Frequently Asked Questions

1. Is the Land Bank a governmental agency?

No. The Land Bank is a private not-for-profit community development corporation, incorporated in the State of Ohio.

Certificate of Incorporation


2. Is the Land Bank a charitable organization?

Yes. The Land Bank has been designated by the IRS as a 501(c)(3) corporation, exempting it from Federal Income Taxation and treating contributions made to the Land Bank potentially as tax deductible under Section 170 of the Code.

IRS Designation Letter


3. What needs to be done to have a building torn down in my neighborhood?

The answer depends on the legal status of the structure and a number of variables. Is the structure actually abandoned? Is the structure subject to a bankruptcy proceeding?  Is the structure subject to a bank or In Rem (tax) foreclosure? Is the structure subject to probation?  Each of these scenarios can have an impact on the ability to remove a blighted structure and the time it will take to do so.

If the Land Bank or a governmental entity acquires a structure, the ability to move forward with a demolition is much easier.  However, property cannot be demolished without taking the necessary legal steps to ensure that the rights of all interested parties have been protected.

Initially, a community will identify a structure, generally abandoned and appearing to be in a serious state of disrepair. The building is inspected by someone qualified to issue zoning code violations who then notifies the property owner that appropriate steps must be taken to remedy the identified violations. A reasonable period of time, (30-45 days) is allowed to enable the owner to cure these violations and the owner is advised that a failure to timely respond may result in a condemnation order or a determination that the structure is unsafe for occupation.

If, after notification, a properly notified owner fails to respond or address the violations, a title search is done to determine if there are any other interested parties with a lien attached to the property.  The owner and all lien holders are then notified of the condemnation and that the building is going to be torn down. Notification is by certified mail, regular mail and where a lien holder cannot be located, a public notice is published in the newspaper, once and sometimes twice.

Once this process has been completed, a community can enlist the aid of the Land Bank to use its resources to demolish the structure. This request for assistance is made in the form of a resolution, introduced by the community’s governing body, often times left on the council or trustees agenda for three considerations and may also be subject to a public hearing. Once the resolution is formerly considered and favorably voted on, it is forwarded to the land bank.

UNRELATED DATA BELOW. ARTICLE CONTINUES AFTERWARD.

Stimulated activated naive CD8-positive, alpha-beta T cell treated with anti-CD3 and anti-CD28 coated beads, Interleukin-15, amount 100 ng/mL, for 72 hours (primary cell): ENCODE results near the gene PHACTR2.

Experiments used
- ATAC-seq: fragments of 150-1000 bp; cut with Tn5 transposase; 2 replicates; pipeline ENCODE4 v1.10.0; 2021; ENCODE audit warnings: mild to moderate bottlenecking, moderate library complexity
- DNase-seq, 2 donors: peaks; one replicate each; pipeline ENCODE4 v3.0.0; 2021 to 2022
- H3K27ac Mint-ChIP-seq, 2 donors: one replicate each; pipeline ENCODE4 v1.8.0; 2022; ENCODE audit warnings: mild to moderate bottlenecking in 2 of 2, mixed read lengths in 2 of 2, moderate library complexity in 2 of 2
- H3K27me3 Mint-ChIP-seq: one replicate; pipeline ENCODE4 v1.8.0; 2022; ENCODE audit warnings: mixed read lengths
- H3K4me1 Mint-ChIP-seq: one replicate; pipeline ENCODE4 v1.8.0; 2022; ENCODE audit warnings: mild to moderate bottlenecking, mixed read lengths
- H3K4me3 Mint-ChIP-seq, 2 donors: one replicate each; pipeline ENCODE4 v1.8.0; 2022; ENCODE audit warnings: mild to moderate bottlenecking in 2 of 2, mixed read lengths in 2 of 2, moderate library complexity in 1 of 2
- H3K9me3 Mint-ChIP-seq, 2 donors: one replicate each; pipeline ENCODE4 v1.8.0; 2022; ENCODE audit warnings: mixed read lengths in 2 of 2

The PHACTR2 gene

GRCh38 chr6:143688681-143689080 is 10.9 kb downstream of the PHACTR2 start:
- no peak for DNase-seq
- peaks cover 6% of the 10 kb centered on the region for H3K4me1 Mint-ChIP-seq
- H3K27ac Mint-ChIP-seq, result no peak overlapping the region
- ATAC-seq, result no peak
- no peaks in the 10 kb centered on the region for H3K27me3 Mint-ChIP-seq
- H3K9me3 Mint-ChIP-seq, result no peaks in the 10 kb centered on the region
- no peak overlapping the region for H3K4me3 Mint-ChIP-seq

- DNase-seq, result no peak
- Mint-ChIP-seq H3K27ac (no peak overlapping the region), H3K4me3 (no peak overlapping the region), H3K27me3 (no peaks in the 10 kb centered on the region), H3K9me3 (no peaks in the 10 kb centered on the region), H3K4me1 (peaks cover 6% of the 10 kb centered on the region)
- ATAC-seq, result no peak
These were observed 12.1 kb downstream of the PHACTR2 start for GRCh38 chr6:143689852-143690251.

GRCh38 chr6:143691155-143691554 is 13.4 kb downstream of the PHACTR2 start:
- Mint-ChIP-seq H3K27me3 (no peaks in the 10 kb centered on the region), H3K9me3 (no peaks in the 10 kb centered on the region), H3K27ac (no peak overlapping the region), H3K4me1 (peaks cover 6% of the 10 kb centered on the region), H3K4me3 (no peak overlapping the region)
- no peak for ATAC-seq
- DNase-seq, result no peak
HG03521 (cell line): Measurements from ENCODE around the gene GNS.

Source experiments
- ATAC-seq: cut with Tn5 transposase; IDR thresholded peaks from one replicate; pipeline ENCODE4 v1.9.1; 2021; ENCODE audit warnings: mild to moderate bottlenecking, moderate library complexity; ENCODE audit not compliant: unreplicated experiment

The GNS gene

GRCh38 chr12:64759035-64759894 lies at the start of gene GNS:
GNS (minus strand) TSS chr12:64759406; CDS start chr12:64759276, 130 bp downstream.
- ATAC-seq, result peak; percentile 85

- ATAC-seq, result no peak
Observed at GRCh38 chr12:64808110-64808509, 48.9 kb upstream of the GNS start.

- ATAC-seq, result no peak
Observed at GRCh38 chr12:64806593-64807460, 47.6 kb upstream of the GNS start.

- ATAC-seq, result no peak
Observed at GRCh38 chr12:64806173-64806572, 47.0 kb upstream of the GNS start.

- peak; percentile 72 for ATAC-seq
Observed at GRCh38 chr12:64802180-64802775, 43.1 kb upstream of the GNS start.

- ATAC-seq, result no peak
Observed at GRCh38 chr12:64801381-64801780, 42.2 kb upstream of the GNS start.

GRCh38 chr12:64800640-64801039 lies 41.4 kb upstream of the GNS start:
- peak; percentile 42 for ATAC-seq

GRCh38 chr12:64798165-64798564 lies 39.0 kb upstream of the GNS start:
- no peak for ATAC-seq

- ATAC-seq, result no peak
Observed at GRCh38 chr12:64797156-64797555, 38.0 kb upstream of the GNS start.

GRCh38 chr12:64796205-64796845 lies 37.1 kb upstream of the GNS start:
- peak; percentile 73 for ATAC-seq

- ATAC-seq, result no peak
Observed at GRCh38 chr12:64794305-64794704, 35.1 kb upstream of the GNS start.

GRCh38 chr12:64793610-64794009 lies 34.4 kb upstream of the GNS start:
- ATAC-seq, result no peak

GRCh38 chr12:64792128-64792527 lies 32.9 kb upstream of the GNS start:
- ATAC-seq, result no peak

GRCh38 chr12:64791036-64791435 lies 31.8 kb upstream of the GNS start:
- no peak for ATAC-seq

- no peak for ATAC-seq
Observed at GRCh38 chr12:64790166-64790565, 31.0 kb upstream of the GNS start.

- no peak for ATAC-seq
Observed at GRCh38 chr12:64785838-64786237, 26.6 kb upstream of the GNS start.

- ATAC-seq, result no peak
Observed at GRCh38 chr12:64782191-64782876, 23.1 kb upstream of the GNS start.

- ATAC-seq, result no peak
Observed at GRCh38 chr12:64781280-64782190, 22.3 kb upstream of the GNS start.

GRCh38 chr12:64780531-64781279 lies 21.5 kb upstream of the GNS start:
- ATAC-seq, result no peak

When the land bank receives this resolution, it is processed internally. The Land Bank then notifies the engineering firm we have contracted with to oversee our demolition program that we intend to demolish the structure. The engineer arranges for an asbestos assessment to be done requiring entry onto the property that is neither owned by the community or the land bank. Gaining entry typically requires the community in which the building is located asking its municipal court to issue an order to access or search warrant enabling entry and the asbestos sampling necessary to complete the assessment.

Once the asbestos sampling is obtained, it takes 2 – 4 weeks before we receive the results identifying how much asbestos must be properly abated or disposed of. This information is provided to pre-qualified contractors who then provide the Land Bank with competitive bids, which are reviewed by the engineer. A determination is made as to the best and lowest bidder, a contract is prepared and executed, and the contractor then has a sixty day period of time to complete the asbestos abatement, the demolition, removal of debris, backfill with clean fill, grading, seeding and applying straw .

The process outlined may take additional time if the status of the building is subject to litigation or if the property owner chooses to contest the decision by the community to condemn the building.


4. Does the Land Bank have Memorandums of Understating with the various Lake County Communities?

Yes. To facilitate a mutual understanding between the Land Bank and Lake County Communities, a memorandum of understanding has been entered into with many of the communities to date. While not obligatory, where a MOU has not been executed, the Land Bank’s position is to comply with the terms of the MOU as if one were in place, in hopes of avoiding any misunderstandings.

MOU- Memorandum of Understanding between Communities


5. Does the Land Bank have a Conflict of Interest Policy?

Yes. The Land Bank has a both a Conflict of Interest Policy and a Code of Ethics.  All members of the Board of Directors and all employees are required to review and acknowledge that they fully understand both. Additionally, every three years, each of the aforementioned are asked to again review and acknowledge that they understand the obligations set forth in both documents.

Conflict of Interest Policy

General Ethics Policy


6. Does the land bank have guidelines in place regarding the acquisition, renovation, maintenance, demolition or disposition of a property?

Yes. The Land Bank has in place various guidelines regarding property it owns or may take ownership of.

Acquisition Guidelines

Demolition Guidelines

Disposition Guidelines

Maintenance Guidelines

Renovation Guidelines


7. Does the Land Bank have a Code of Regulations?

Yes.

Code of Regulations


8. Does the Land Bank have guidelines regarding public records requests?

LCLRC Public Records